The point of view is from Jennifer Lawrence's nameless protagonist. Or is it? It would sure seem so, with Matthew Libatique's cinematography incessantly following her around this gigantic house she never leaves, right behind her head. She's consistently bewildered. It's her one emotion during this story that I could relate to.

It doesn't take long to realize time isn't quite linear. Things switch around too quickly. We learn that she helped restore this entire house, a massive house with countless rooms that evidently stands in the middle of a field with no roads to it, after it burned to the ground. "I lost everything," says her husband, played by Javier Bardem. These are two excellent actors who, in this instance, occasionally don't seem so excellent thanks to some clunky or subtly bizarre dialogue. By the end, there's an endless sequence in which reality gets so distorted that I couldn't tell if this was all an echo of a literal apocalypse (a word Jennifer Lawrence actually utters at one point), or maybe her character was nuts and having hallucinations so elaboriate that at one point the house literally turns into a war zone. I'm talking graphically shot soldiers, bullets through the face.

Weirdly -- I mean, this whole movie is weird -- Mother! startled me several times, like it was trying to be a horror movie, but each of them occurs within the first half. I even jumped when the heart that appears in the toilet squirts blood. Oh, and the toad in the basement.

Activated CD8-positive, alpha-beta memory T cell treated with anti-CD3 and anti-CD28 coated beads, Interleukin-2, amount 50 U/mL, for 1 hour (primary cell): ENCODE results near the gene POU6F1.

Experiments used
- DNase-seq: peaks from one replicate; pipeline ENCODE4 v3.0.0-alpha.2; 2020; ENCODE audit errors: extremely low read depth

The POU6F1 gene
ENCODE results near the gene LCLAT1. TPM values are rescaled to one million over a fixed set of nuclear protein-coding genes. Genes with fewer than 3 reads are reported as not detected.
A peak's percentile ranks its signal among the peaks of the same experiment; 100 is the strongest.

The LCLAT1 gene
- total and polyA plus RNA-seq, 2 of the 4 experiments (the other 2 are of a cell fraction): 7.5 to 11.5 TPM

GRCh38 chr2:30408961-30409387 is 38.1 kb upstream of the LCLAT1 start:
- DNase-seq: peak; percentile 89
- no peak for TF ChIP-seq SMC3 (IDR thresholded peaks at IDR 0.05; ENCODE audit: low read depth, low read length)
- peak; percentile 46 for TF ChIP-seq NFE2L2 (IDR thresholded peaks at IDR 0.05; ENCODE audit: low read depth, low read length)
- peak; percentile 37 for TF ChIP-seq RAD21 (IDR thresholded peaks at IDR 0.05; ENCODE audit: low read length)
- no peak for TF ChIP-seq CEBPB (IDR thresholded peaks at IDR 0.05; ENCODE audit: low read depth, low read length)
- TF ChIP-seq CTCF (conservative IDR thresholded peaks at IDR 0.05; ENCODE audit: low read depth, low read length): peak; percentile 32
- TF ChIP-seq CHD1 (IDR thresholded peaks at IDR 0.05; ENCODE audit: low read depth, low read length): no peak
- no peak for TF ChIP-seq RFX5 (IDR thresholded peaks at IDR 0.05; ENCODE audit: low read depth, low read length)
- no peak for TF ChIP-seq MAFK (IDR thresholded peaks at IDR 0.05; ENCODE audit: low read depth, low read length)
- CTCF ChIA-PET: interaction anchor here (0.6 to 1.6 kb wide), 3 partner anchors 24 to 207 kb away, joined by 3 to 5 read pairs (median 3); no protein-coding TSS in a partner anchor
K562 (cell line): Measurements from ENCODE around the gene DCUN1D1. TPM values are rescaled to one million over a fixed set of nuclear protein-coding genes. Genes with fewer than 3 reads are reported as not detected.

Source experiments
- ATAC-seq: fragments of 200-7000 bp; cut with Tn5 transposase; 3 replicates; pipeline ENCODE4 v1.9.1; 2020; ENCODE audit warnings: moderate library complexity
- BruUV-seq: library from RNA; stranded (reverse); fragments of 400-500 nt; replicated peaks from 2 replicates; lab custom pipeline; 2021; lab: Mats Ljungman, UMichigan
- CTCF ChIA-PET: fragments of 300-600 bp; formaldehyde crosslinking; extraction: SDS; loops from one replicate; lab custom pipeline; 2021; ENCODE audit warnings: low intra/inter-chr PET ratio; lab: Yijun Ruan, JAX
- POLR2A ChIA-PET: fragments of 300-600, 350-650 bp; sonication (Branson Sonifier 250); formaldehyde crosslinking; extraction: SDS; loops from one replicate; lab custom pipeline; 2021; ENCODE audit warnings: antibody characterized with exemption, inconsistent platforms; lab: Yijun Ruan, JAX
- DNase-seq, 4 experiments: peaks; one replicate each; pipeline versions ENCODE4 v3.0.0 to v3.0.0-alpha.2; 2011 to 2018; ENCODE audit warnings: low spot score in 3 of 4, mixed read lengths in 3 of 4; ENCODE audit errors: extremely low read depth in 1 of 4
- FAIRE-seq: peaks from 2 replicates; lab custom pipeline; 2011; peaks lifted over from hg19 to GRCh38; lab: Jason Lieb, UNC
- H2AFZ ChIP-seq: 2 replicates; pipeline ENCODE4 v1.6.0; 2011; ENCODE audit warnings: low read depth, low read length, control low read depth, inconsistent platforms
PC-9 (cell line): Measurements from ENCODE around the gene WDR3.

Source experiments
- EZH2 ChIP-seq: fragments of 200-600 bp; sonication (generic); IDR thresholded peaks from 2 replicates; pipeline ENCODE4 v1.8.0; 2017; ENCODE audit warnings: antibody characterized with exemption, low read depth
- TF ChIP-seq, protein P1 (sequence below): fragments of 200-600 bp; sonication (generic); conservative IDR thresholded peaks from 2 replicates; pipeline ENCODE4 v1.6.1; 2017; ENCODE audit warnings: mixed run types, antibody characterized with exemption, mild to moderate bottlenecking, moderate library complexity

I'm sure film snobs will insist this movie's "deeper meaning" is clear and anyone who can't figure out what the fuck it was about or what literally any of it means is a moron. There's a strong sense of allegory, just nothing even approaching clarity.

I found the massive marketing push over the past couple of weeks to be suspect, and I was right. Someone saw this movie and said, "Let's bombard the public with so much advertising that they give in before they knew what hit them!" I, on the other hand, put my trust in a proven director. But, even the greats typically make one or two steaming piles of shit movies.

Could this have been better if it were edited differently, maybe? Surely? Did all these great actors really read this script and say, "I have to be a part of this!" Did Darren Aronofsky roofie them all? Seriously, I don't understand. I can't remember the last movie I willingly sat through that had so few genuinely redeeming qualities. We're meant to ask, Is any of this real? By the last quarter of this movie I was just thinking, Get on with it! At least give us the detail that ties this mess together. And then the so-called twist comes in the closing scene and it's simultaneously dumb, disappointing, and more confusing the more you consider everything that preceded it. All that's left is the compulsion to warn the world not to waste their time and money on this movie.

Jennifer Lawrence and Javier Bardem are like  whaaat  and so is everyone in the audience all day forever.

Jennifer Lawrence and Javier Bardem are like whaaat and so is everyone in the audience all day forever.

Overall: C-